The essays can be found at https://goo.gl/d3Qblw

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Evaluation Week 2016


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eVALUation Matters / Fourth quarter 2016


Evaluation Week Photo Contest – First prize

Jean-Luc Dawoulé Bohoussou, NGO MESAD,

Abidjan.

A child is struggling to climb the first steps of a

ladder, while a schoolgirl is patiently waiting at the

top of it. A child has to work hard to succeed.

Our association, “MESAD” opens its doors for children

of all walks of life. By helping them climb social

and learning ladders, MESAD plays its part to

“Improve the quality of life for the people of Africa”.

The photo was taken in the one of MESAD’s care

centres for children in the commune of Koumassi

in Abidjan, during a homework assistance session.

57

Evaluation Week 2016


Q&A on Impact Evaluation in International Development

https://goo.gl/DemhIO

Impact Evaluation in

International

Development

58

eVALUation Matters / Fourth quarter 2016


Abebe Shimeles, Acting director of the

Research Department (EDRE), AfDB

“For subtle development relationships,

such as determining

whether there is an impact on

childhood nutrition during an

inflationary period, IE helps

measure the causal relationship.”

Quick-fire Q&A with Abebe Shimeles

1. Why do we need Impact Evaluation in a development institution such

as the AfDB?

A well-designed IE can answer questions about program design – about which parts

work rather than just whether or not a program works as a whole.

2. If evaluation is an important tool and exercise, why haven’t we been

doing it or what is our experience using it?

The high cost of IE precludes its use for all programs. An institution such as IDEV

must be selective, focusing on pilot programs which need to be scaled up, on interventions

that do not provide surface evidence of impact, and on a selection of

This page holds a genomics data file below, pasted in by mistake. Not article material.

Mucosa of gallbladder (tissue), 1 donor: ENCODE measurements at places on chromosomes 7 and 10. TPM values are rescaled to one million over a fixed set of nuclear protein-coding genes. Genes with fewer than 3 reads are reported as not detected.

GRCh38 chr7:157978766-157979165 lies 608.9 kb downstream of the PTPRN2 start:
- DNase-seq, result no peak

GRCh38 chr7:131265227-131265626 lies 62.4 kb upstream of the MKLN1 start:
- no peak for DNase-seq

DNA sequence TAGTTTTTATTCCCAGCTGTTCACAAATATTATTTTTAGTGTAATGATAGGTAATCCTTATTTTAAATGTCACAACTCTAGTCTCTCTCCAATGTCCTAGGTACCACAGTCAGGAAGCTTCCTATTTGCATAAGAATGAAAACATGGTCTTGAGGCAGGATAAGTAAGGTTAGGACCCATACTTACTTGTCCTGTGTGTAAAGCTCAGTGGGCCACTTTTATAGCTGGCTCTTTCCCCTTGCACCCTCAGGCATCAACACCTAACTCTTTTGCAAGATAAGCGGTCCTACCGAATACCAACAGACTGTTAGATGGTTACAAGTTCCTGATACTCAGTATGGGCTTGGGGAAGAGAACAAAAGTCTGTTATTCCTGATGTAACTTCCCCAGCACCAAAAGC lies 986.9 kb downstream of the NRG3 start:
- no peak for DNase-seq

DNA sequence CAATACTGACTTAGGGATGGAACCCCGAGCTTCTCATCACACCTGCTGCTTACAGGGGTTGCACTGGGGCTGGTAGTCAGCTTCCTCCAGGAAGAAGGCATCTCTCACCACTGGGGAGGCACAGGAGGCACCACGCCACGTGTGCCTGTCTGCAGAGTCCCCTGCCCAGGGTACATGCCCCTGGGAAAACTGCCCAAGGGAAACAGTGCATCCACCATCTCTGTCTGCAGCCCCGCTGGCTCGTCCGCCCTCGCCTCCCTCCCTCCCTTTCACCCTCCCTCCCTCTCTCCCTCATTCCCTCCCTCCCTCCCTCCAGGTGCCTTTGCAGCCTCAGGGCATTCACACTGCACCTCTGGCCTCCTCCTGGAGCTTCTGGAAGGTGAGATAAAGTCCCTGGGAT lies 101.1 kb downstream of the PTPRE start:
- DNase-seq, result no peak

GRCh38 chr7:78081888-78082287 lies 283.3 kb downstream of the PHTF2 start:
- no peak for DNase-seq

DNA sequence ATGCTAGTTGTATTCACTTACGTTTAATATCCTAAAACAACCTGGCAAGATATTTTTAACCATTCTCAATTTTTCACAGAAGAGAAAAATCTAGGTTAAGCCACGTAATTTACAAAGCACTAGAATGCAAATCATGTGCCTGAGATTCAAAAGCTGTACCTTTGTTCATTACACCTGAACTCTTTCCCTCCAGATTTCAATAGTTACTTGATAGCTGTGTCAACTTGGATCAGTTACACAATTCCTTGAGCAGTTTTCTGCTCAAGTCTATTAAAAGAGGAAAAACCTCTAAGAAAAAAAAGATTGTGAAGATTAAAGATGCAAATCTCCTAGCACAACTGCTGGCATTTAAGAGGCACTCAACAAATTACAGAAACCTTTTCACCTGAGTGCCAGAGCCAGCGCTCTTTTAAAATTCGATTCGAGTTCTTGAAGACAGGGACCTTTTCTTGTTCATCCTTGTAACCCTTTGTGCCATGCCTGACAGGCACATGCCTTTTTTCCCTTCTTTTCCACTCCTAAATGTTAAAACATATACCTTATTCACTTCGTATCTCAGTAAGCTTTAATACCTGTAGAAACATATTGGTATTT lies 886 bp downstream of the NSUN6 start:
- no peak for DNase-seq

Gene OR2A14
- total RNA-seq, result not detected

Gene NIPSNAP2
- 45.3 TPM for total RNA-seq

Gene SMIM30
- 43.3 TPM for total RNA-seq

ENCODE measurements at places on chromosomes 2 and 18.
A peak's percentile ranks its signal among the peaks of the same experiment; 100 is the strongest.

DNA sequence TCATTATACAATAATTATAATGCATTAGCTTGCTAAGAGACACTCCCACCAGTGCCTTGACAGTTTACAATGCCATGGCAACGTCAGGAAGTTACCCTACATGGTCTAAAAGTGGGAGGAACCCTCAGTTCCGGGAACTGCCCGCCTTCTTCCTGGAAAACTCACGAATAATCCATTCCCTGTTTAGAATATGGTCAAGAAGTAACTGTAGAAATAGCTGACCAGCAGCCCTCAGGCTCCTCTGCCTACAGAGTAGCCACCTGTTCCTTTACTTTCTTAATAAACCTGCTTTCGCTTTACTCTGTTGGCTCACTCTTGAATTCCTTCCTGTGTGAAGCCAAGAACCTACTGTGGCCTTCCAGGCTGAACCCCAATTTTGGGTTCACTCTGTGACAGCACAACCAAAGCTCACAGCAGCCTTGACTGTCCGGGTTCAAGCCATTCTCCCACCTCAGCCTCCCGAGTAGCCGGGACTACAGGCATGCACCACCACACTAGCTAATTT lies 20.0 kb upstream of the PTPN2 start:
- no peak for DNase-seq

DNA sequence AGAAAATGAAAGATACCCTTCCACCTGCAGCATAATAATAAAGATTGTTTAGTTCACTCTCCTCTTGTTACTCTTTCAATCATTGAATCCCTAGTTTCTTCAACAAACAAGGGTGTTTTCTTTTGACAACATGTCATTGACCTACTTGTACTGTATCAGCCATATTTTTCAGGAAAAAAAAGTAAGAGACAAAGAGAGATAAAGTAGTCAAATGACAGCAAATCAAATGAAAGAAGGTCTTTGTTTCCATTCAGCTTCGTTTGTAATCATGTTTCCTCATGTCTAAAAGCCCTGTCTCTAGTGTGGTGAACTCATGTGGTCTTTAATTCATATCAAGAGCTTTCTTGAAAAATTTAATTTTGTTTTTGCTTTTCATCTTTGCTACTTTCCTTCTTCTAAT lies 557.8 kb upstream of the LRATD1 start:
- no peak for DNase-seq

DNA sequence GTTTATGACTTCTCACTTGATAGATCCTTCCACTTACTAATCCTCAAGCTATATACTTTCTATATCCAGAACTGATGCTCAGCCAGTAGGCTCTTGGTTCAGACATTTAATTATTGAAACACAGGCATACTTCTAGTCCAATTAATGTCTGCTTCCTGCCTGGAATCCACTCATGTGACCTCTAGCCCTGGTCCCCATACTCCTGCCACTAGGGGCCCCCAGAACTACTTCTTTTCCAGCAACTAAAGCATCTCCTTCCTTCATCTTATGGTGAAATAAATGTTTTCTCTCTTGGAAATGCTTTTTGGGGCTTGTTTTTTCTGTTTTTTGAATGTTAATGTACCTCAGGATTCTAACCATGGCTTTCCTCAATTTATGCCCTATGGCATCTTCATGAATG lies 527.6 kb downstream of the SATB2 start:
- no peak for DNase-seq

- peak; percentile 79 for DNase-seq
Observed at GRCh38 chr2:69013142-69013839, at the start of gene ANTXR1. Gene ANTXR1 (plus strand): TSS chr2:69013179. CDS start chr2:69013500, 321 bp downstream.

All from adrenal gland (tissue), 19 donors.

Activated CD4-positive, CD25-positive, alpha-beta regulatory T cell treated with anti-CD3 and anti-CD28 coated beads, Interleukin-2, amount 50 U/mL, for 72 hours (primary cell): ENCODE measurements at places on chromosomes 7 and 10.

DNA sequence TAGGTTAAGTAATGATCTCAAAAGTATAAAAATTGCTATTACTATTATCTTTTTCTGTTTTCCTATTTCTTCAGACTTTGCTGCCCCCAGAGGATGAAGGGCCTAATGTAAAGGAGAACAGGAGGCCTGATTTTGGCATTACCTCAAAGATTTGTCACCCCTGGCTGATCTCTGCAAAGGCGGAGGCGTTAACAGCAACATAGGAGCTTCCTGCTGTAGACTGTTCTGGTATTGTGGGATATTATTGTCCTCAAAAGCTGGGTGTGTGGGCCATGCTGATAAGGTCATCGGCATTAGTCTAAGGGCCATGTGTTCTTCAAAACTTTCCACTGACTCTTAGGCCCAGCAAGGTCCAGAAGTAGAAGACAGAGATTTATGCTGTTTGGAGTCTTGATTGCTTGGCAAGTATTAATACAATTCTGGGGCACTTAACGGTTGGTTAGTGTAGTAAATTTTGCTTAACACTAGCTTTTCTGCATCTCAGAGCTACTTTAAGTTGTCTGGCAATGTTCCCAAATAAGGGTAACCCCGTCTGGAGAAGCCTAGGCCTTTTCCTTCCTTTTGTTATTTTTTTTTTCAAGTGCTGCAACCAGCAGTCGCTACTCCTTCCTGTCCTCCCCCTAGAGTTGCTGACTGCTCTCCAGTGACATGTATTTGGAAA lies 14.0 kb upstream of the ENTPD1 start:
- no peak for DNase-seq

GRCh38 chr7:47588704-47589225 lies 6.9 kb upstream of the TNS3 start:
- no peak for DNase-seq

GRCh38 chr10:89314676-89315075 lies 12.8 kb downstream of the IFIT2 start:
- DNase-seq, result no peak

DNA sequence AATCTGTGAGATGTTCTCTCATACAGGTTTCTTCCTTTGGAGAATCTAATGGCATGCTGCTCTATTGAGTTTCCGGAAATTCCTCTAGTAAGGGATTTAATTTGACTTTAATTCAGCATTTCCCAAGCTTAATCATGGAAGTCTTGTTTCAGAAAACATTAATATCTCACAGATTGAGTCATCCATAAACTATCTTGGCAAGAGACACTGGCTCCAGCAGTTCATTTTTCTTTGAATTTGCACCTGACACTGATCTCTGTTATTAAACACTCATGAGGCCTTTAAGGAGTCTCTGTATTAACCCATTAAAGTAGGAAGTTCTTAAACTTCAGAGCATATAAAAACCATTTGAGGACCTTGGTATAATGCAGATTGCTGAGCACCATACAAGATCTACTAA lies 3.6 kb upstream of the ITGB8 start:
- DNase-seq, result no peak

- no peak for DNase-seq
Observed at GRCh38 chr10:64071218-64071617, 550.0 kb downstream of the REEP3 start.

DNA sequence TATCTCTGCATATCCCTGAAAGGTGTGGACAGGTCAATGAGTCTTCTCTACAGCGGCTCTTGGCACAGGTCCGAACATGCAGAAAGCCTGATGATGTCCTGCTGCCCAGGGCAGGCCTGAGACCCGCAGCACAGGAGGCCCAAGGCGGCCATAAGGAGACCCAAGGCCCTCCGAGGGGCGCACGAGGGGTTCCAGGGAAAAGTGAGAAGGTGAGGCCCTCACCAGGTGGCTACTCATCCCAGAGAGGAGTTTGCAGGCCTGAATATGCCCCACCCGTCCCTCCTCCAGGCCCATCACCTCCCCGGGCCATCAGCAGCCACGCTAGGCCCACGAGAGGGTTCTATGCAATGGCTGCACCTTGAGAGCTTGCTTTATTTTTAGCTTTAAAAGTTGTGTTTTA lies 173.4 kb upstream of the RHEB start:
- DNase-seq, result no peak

interventions across the Bank’s portfolio.

3. What can we do to mainstream impact evaluation in our programs?

To overcome resistance to impact evaluation, an institution must develop a culture

of evaluation whether by using internal regulations or by creating popular demand.

We need senior management commitment. If no-one is forced or mandated to do

it, few operational colleagues will agree to engage in a rigorous IE on a voluntary

basis, given the cost and time to conduct them.

Evaluation Week 2016

59


Q&A on Impact Evaluation in International Development

On tangible benefits

for governments

Where the causal link between interventions

and outcomes is straightforward,

as for example when distributing food

to refugees as part of emergency assistance

in a war-torn country, the impact

on malnutrition is obvious; this kind of

situation does not require a major impact

evaluation. For subtle development relationships,

however, such as determining

whether there is an impact on childhood

nutrition during an inflationary period,

IE helps measure the causal relationship.

Sanitation is another example. Everyone

knows that improved sanitation provides

positive outcomes, but water and sanitation

projects occasionally lead to the